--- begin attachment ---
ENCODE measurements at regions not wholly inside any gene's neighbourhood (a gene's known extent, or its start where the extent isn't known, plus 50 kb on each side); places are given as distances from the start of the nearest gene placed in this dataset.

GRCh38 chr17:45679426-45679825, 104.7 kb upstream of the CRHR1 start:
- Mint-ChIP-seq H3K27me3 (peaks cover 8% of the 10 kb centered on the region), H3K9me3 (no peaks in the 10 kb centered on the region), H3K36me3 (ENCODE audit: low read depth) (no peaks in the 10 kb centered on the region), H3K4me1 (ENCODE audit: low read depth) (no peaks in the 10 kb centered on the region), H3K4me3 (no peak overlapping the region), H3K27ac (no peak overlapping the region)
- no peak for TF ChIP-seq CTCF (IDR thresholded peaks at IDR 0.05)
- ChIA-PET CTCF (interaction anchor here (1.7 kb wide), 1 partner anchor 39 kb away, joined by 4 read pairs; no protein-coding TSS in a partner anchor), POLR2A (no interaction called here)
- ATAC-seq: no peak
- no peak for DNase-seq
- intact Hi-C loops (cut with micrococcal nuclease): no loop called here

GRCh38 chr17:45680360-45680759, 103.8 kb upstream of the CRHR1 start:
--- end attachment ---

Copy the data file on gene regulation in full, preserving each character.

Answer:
ENCODE measurements at regions not wholly inside any gene's neighbourhood (a gene's known extent, or its start where the extent isn't known, plus 50 kb on each side); places are given as distances from the start of the nearest gene placed in this dataset.

GRCh38 chr17:45679426-45679825, 104.7 kb upstream of the CRHR1 start:
- Mint-ChIP-seq H3K27me3 (peaks cover 8% of the 10 kb centered on the region), H3K9me3 (no peaks in the 10 kb centered on the region), H3K36me3 (ENCODE audit: low read depth) (no peaks in the 10 kb centered on the region), H3K4me1 (ENCODE audit: low read depth) (no peaks in the 10 kb centered on the region), H3K4me3 (no peak overlapping the region), H3K27ac (no peak overlapping the region)
- no peak for TF ChIP-seq CTCF (IDR thresholded peaks at IDR 0.05)
- ChIA-PET CTCF (interaction anchor here (1.7 kb wide), 1 partner anchor 39 kb away, joined by 4 read pairs; no protein-coding TSS in a partner anchor), POLR2A (no interaction called here)
- ATAC-seq: no peak
- no peak for DNase-seq
- intact Hi-C loops (cut with micrococcal nuclease): no loop called here

GRCh38 chr17:45680360-45680759, 103.8 kb upstream of the CRHR1 start: